“If one throws salt at thee thou wilt receive no harm unless thou hast sore places.”
~Latin proverb

We think other people have so much ability to harm us, when in reality, it’s often that we give them power over us and opportunities to hurt us. This power is ours to give, and it’s ours to not give as well.

We “take offense” when someone says something offensive. We have the choice not to. We react when they throw barbs at us. We have the choice to step aside and let the barbs fall to the ground. We strike back when they push our buttons, but they’re our buttons and we can uninstall them, or at least do our best to ignore them.

The things people say and do hurt us when they hit a sore spot. Or when we let them hit a sore spot. Perhaps we have the ability to lessen our sore spots, or at least to protect them. We can know the types of situations (and people) who set us off and do our best to avoid those. Or at least be conscious and in choice when we face them, and possibly find the strength to pick another, or no, reaction. We can soothe our sore spots, so that fewer things hit them and feel like salt in a wound.

I once had a coaching client who couldn’t handle developmental feedback. As soon as someone suggested a behavior change to him, or pointed out something he did that got in his way, my client felt attacked and shut down. In talking it through, we discovered that he had once received extremely harsh feedback from a boss, given in an extremely harsh (and honestly unacceptable) manner. My client walked out of that situation certain that he did nothing correctly and added no value to the team. My client had an oozing sore spot, one that would surely ache when anything even vaguely touched it.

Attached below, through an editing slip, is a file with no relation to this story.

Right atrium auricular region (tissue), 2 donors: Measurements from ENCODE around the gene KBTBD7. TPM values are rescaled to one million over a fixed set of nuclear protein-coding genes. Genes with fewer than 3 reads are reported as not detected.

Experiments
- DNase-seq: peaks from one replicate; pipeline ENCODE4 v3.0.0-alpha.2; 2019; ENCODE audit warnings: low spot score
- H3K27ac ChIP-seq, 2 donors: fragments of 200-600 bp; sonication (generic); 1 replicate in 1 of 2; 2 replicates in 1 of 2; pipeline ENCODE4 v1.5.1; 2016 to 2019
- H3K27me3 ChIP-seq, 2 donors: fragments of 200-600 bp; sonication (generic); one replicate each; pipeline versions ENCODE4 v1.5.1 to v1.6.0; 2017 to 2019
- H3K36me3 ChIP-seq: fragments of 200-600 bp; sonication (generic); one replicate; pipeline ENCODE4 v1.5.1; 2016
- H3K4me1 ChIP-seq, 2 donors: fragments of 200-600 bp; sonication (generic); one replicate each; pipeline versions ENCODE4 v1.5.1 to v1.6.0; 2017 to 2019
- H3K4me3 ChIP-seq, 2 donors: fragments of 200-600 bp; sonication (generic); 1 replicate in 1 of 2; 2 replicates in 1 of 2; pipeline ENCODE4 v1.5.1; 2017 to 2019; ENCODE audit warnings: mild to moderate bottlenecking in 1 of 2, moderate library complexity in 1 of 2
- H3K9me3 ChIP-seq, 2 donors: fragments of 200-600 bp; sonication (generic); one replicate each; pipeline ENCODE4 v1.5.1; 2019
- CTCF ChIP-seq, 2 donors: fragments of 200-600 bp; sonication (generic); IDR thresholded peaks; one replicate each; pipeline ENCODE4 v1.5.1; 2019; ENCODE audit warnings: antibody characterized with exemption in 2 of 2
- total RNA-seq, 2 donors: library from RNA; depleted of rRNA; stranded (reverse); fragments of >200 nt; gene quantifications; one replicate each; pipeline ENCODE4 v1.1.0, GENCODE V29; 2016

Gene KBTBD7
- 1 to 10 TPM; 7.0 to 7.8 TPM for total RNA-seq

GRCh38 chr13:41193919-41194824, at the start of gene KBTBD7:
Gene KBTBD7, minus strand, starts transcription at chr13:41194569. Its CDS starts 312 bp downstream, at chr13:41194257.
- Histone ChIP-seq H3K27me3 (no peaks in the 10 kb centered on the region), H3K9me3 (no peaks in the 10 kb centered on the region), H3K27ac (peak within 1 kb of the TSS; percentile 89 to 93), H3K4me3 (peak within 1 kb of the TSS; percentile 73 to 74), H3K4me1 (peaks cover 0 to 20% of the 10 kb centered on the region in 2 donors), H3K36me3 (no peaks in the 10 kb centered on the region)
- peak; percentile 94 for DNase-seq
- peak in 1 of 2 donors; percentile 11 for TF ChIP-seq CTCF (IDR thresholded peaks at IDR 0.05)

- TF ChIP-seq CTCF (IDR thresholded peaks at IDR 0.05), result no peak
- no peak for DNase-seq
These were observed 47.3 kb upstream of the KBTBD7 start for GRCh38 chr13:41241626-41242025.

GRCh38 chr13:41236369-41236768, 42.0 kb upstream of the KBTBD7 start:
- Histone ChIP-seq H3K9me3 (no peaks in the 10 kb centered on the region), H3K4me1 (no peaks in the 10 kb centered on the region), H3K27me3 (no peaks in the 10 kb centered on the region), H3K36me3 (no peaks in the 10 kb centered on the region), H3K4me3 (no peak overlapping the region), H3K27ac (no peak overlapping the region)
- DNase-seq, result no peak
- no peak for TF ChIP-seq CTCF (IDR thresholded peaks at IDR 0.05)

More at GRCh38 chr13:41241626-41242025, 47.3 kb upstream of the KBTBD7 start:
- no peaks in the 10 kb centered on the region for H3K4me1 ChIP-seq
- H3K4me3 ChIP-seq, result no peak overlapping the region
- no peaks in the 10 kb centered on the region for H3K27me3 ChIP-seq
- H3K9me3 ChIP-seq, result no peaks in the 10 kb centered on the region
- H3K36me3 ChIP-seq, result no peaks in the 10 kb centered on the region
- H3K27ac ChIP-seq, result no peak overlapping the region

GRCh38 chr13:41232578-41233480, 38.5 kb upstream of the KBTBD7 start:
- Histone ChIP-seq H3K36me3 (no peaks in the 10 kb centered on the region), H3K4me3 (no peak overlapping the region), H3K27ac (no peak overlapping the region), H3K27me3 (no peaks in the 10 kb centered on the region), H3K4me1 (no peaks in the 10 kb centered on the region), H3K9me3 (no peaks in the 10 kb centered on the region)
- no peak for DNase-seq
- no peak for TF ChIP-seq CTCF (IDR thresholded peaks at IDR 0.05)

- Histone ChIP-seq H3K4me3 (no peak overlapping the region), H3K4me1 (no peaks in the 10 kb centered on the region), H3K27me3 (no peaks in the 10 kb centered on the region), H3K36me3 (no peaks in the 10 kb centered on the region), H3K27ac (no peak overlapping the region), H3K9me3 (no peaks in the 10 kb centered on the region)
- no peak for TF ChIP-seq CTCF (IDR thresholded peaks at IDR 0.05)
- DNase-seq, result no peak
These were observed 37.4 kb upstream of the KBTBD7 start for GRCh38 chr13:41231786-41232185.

We looked at my client’s reaction and where it had originated. And then we did some work to shore up his confidence and belief in his own strengths. I had him list what he brought to the team and the organization. I had him ask others for feedback on what he contributed. I made him sit with these lists, and look for evidence to support them, until he started to believe in them. Until his sore spot began to diminish.

With the lessening of his sore spot came the ability to hear constructive feedback – and even a few barbs. My client could withstand salt being thrown at him because he’d removed (or at least minimized) the sore spot that used to ache.

Where do you have sore spots and what will you do about them?
Click here to leave a comment.

If you enjoyed this post, you can read more like it in our book, The Power of Thoughtful Leadership: 101 Minutes To Being the Leader You Want To Be, available on Amazon.

If you want to lessen your sore spots, contact Lisa at lkohn@chatsworthconsulting.com.

Click here to receive The Thoughtful Leaders™ Blog posts via e-mail and receive a copy of “Ending Leadership Frenzy: 5 Steps to Becoming a More Thoughtful and Effective Leader.”

Photo Credit: Backyard Productions/Bigstock.com

New York: 212.537.6897 | Pennsylvania: 610.254.0244